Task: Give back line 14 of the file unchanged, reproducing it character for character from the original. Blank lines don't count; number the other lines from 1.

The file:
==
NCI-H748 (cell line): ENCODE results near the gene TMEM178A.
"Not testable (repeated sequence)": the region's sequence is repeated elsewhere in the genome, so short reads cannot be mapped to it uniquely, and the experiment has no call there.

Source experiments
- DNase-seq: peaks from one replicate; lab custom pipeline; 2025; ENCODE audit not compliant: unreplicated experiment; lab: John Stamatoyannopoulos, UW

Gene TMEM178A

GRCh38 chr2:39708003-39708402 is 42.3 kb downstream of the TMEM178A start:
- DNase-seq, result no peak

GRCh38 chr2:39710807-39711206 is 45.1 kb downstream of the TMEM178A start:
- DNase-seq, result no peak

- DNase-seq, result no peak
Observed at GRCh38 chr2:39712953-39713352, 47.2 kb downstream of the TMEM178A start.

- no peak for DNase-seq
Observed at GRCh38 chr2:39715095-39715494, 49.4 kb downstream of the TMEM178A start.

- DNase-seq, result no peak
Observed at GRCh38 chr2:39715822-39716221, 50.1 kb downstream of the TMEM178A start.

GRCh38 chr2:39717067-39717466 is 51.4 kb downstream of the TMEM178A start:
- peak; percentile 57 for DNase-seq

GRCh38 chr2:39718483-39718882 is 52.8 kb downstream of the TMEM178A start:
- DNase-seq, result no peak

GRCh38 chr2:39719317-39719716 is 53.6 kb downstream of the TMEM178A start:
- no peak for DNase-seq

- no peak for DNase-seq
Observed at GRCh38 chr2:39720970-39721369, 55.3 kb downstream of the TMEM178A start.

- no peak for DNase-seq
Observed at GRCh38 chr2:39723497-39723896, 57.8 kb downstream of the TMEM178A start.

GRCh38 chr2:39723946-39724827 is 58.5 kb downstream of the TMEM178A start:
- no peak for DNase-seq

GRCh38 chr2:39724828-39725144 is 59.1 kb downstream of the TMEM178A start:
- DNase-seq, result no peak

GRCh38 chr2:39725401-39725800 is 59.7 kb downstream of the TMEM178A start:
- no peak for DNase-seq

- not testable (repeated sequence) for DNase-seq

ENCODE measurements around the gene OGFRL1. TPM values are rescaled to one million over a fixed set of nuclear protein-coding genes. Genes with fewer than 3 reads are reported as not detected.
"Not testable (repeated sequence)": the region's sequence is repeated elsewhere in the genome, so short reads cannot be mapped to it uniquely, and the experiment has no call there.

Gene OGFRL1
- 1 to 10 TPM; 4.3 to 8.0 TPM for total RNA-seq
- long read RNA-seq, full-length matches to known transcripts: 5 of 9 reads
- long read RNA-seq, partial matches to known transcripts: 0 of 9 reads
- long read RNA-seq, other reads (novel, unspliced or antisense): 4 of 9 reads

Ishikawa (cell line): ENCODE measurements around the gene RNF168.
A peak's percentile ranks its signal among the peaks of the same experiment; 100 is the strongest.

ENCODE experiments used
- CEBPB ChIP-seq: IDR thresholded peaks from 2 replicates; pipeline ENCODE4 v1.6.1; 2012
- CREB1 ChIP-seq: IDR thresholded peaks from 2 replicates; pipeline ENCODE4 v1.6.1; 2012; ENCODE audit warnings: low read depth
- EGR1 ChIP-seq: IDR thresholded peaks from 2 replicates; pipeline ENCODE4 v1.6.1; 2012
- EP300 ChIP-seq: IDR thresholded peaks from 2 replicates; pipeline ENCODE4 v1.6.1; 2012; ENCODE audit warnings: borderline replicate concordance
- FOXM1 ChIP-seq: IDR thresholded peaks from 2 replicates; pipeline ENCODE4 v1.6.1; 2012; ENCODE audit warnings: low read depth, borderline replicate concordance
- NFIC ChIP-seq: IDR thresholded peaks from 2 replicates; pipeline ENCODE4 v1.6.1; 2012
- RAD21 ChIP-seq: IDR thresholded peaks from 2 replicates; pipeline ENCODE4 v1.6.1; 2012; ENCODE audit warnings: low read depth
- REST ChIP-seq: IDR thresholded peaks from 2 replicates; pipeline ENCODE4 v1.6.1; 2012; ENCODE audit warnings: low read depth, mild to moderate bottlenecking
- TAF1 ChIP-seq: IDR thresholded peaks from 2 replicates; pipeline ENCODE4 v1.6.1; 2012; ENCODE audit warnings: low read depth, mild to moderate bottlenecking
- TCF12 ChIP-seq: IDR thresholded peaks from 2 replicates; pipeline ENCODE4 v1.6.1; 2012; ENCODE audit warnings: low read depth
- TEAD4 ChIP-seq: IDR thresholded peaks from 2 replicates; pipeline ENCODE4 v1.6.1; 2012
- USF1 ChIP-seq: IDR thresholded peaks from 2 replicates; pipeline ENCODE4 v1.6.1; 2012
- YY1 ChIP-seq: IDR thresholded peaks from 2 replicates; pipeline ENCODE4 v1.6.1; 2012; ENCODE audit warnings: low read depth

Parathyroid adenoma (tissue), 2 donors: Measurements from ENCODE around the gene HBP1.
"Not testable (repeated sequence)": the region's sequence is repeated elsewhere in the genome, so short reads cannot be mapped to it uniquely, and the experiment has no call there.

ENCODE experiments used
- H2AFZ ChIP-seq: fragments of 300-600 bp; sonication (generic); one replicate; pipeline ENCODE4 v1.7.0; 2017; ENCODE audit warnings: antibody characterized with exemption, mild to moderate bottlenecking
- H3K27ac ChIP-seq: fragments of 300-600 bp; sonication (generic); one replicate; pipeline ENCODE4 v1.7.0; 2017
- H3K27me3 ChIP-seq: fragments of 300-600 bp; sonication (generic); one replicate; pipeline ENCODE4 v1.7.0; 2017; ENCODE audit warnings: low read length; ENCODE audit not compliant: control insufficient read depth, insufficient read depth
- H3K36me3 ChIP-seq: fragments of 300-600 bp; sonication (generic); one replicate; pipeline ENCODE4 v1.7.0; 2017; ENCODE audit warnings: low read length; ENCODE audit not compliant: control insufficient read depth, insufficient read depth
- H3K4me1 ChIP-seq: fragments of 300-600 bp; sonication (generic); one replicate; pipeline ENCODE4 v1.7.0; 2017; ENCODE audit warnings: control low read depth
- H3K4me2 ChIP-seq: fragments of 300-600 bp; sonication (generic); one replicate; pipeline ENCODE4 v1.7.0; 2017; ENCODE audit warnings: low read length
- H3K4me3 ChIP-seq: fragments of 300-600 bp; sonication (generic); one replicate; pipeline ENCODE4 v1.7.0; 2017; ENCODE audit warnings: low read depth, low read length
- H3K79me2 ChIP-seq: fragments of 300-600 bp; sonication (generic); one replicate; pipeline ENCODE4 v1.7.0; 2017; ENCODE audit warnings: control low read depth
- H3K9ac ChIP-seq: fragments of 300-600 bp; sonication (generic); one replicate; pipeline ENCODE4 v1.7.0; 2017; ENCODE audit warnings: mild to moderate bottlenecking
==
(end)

- DNase-seq, result no peak